Asus responds to mass router outage that customers experienced
Asus customers from around the world started to report that their Asus routers were having a issue on Wednesday. For most users, their routers appeared to be freezing every few minutes or so, making them unbearable to use.
Some users provided details on the issue, claiming that the routers memory was maxing out quickly whenever the device was running, and that this was causing the freezing issues.
It took Asus two days to release an official response. The Taiwan-based manufacturer of PC hardware and other devices published a news post on its website. There, Asus states that its technical team discovered a configuration issue in its server settings file. This error could then lead to network connectivity issues in the company's routers.
Asus writes: "During routine security maintenance, our technical team discovered an error in the configuration of our server settings file, which could potentially cause an interruption in network connectivity on part of the routers."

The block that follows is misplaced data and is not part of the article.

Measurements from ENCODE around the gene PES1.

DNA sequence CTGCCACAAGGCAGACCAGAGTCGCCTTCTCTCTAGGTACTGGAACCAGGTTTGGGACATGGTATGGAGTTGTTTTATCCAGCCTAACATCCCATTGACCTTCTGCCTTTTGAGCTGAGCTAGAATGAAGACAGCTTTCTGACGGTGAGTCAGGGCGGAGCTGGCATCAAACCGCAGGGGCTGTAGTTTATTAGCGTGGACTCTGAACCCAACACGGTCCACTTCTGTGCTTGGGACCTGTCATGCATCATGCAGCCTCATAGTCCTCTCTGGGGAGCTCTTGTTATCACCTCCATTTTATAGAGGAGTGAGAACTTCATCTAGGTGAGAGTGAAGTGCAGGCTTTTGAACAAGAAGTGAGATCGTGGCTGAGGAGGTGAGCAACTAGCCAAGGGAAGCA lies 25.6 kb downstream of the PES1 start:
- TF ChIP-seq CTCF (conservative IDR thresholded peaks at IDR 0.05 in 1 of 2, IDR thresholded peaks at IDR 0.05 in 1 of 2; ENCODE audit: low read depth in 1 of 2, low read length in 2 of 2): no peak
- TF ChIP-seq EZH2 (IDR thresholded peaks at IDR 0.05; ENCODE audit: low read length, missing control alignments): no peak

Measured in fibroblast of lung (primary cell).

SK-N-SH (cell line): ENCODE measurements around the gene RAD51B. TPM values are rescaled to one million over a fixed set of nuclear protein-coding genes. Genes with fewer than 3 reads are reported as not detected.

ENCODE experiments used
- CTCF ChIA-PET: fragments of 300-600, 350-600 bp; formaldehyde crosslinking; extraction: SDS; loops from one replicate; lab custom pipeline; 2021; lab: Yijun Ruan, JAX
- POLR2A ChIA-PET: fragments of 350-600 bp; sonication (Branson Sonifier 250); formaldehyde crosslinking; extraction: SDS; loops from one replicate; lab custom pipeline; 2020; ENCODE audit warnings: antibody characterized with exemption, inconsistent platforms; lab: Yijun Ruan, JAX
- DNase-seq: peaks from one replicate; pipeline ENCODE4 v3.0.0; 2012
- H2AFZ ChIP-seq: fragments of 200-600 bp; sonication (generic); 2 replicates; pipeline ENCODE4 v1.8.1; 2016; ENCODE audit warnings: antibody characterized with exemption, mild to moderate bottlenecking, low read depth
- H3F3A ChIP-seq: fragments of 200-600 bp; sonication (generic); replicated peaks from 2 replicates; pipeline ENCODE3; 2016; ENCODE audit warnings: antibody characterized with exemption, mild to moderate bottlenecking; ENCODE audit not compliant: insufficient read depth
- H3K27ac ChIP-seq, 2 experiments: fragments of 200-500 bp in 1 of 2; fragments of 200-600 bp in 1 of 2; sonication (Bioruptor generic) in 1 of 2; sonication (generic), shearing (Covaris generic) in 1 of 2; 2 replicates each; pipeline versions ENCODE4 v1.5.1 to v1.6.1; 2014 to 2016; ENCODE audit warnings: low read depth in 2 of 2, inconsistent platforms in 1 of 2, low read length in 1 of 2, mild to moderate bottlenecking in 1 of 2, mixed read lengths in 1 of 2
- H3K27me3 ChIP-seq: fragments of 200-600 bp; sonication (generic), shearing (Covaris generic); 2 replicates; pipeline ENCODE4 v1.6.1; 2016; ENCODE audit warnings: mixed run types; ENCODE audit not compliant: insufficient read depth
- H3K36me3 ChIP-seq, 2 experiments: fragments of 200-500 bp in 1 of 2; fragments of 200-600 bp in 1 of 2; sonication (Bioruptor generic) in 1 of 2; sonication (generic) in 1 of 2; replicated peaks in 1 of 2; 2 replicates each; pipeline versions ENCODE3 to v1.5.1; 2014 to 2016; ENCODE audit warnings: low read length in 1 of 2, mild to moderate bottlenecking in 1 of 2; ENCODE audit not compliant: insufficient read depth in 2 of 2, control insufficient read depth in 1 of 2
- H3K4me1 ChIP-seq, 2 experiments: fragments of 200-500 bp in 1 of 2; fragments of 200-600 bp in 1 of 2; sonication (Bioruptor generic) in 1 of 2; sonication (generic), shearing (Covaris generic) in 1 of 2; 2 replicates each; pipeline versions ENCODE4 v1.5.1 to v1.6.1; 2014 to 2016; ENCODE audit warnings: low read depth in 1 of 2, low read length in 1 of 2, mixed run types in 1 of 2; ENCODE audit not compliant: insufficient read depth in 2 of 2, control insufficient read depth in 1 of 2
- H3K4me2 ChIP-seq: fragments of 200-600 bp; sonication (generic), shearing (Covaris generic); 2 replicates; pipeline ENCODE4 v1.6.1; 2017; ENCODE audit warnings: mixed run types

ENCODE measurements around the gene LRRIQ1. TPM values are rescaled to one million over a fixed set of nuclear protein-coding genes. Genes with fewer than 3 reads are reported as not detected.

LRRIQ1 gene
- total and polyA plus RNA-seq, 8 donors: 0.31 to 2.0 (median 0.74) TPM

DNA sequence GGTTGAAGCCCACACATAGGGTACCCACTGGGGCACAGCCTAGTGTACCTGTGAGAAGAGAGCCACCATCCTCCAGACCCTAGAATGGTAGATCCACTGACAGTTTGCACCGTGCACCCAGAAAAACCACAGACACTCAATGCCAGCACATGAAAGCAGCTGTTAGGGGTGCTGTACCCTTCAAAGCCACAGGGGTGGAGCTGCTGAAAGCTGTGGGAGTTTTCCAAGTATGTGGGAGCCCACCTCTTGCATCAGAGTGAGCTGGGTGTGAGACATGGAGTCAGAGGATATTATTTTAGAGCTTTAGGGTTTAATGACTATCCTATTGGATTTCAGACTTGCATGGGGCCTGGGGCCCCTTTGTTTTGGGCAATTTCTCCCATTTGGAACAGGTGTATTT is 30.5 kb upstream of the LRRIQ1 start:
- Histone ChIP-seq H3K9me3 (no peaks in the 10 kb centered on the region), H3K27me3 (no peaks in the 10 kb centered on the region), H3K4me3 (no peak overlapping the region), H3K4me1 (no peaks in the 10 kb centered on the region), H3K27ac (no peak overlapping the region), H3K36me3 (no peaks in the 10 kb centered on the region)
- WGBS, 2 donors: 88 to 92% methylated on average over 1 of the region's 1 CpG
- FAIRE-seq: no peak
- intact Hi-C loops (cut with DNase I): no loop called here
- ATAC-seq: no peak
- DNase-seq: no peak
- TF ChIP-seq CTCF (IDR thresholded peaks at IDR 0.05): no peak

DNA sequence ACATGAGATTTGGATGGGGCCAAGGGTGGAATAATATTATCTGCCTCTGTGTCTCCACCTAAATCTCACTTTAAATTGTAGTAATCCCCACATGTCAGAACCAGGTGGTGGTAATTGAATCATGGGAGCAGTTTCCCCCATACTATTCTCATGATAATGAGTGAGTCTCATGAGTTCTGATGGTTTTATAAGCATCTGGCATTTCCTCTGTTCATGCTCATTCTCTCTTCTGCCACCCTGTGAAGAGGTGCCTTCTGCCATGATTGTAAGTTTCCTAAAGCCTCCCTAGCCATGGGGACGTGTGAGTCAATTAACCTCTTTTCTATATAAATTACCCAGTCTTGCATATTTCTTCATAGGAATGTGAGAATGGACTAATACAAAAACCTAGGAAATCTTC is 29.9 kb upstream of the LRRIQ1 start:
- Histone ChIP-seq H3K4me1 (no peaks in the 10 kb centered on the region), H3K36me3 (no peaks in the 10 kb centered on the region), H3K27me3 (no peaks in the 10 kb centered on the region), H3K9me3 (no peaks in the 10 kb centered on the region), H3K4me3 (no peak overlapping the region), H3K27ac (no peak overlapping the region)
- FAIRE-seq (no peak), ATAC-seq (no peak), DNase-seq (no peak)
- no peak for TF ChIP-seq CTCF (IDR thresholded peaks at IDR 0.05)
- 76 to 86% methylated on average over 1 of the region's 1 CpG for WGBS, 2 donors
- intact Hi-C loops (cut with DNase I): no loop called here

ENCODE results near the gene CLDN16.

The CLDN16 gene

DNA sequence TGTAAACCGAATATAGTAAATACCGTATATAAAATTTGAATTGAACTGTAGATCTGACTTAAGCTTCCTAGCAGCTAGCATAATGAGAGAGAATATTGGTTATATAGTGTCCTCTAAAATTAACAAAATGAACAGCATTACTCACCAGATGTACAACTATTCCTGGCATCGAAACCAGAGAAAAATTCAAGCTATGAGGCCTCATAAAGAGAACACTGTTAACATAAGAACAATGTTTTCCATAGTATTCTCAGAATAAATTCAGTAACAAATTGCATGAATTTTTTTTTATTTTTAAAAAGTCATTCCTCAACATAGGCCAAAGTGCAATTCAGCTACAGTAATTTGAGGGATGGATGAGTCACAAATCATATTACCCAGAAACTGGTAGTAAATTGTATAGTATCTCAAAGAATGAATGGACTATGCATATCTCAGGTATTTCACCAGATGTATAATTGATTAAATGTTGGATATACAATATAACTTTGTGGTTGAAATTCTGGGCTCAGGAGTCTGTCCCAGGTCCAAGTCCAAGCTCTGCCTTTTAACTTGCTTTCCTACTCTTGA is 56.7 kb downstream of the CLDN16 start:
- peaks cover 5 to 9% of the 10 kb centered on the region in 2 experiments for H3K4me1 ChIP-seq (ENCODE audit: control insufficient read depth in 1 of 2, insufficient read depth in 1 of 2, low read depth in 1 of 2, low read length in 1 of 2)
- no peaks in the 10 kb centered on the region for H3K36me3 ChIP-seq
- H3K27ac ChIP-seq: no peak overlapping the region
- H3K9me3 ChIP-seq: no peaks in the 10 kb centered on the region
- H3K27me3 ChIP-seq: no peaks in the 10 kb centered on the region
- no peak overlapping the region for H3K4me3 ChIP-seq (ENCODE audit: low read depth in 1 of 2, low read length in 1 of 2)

The company highlights that it has addressed the issue. Customers affected by the issue may resolve the issue in the following way:
- Reboot the Asus router.
- If rebooting does not fix the issue, Asus recommends saving the settings file and performing a hard reset of the router. Once the device has been reset, customers may upload the settings file to the router to restore their settings.
- If the interface of the device can't be accessed, Asus suggests to press the Reset button of the device until the "power LED indicator on the router starts to blink".
Asus' post lacks details. The company does not explain how a server configuration error can affect customer routers. While routers may be configured to download and install updates automatically, some customers, who disabled automatic updates on their devices, were also affected by the issue.
Some customers suspect that Asus may still push updates to their routers, even if automatic updates are disabled. One user suggested that Asus pushed a corrupt definition file to its routers to ASD, the security daemon that handles security on the route, ignoring the device's automatic update settings.
The corrupt file caused routers to run out memory, which caused the crashing or freezing issues.
Most Asus routers should have returned to normal operations by now. Devices still affected by the issue should be rebooted, which should resolve the issue in most cases.
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